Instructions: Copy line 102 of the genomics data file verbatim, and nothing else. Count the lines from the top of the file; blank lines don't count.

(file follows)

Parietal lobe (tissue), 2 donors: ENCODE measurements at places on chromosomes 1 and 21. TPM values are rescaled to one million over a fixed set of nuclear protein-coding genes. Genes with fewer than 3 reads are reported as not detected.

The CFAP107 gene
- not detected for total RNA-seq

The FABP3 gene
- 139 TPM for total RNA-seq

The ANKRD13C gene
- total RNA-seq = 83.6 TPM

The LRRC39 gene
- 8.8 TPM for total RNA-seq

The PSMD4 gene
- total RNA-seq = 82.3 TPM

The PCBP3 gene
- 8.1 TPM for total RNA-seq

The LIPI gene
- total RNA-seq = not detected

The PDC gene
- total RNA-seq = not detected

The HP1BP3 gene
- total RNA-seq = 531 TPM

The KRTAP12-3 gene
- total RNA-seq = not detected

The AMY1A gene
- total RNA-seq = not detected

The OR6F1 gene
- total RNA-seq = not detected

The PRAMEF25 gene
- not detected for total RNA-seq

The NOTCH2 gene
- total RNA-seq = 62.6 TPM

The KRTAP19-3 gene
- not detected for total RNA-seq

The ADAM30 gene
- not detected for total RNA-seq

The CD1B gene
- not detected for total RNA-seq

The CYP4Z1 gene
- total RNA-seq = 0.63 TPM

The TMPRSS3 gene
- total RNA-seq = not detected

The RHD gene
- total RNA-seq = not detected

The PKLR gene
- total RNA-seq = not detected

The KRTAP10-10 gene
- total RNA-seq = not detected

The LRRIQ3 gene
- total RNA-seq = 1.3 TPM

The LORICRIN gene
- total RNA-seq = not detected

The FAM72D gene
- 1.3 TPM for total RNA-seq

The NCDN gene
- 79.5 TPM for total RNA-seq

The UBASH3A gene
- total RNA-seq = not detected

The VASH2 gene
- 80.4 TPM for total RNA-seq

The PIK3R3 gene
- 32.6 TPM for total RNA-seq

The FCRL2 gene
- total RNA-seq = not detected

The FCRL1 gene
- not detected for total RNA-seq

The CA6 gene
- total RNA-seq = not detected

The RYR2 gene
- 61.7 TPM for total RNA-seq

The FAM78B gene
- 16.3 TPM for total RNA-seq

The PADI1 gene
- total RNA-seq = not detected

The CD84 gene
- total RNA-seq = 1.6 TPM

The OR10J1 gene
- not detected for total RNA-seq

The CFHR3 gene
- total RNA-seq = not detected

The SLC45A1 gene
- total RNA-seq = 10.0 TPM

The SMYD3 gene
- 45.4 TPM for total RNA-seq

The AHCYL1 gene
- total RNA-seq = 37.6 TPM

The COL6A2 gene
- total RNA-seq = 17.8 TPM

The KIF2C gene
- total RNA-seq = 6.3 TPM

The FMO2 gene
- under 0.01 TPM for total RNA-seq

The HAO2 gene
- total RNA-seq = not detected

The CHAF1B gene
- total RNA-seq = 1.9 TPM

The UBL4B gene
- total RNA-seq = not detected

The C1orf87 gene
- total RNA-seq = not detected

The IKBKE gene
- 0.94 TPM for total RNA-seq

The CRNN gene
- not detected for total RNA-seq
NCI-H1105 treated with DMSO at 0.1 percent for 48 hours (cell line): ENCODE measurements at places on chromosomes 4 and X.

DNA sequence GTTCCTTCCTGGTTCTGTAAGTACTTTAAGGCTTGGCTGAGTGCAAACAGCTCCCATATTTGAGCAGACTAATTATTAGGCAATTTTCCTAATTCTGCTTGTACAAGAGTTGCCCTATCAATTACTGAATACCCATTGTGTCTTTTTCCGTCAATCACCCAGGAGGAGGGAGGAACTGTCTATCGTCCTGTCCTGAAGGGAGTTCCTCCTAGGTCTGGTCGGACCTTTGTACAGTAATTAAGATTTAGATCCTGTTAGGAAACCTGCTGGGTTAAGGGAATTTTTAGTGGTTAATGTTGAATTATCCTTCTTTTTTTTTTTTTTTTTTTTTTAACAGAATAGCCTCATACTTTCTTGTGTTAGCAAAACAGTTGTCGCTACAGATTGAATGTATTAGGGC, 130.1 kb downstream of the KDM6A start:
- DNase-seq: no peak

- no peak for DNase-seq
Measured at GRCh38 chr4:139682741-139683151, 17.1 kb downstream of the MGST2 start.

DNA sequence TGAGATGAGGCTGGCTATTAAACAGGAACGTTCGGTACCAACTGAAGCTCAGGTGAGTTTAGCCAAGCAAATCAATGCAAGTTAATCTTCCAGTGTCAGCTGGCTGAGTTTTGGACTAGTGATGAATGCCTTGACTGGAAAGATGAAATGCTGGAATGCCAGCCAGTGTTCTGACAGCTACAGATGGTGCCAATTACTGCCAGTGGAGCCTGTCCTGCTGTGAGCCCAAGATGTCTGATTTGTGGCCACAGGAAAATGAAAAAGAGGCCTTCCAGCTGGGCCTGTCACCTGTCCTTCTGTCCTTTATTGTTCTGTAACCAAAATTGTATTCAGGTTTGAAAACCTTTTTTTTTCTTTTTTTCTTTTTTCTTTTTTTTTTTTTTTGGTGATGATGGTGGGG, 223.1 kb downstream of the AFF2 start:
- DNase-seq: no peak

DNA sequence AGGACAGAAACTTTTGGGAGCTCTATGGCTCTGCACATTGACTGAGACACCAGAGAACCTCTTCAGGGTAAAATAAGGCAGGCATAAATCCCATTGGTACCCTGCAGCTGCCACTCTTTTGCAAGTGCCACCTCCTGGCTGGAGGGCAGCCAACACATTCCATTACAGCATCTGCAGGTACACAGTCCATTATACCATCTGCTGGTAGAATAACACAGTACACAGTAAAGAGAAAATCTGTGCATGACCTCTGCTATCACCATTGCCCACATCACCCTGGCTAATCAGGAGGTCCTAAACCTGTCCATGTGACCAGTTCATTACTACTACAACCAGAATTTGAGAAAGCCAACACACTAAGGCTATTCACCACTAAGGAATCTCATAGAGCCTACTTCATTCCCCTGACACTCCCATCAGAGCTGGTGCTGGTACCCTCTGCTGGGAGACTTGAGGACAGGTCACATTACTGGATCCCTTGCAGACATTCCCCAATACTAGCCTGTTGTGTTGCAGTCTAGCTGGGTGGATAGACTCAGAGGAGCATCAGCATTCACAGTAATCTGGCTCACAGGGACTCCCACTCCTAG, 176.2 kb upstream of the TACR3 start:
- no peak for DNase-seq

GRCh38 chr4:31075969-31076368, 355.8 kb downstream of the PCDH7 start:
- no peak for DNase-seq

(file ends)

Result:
NCI-H1105 treated with DMSO at 0.1 percent for 48 hours (cell line): ENCODE measurements at places on chromosomes 4 and X.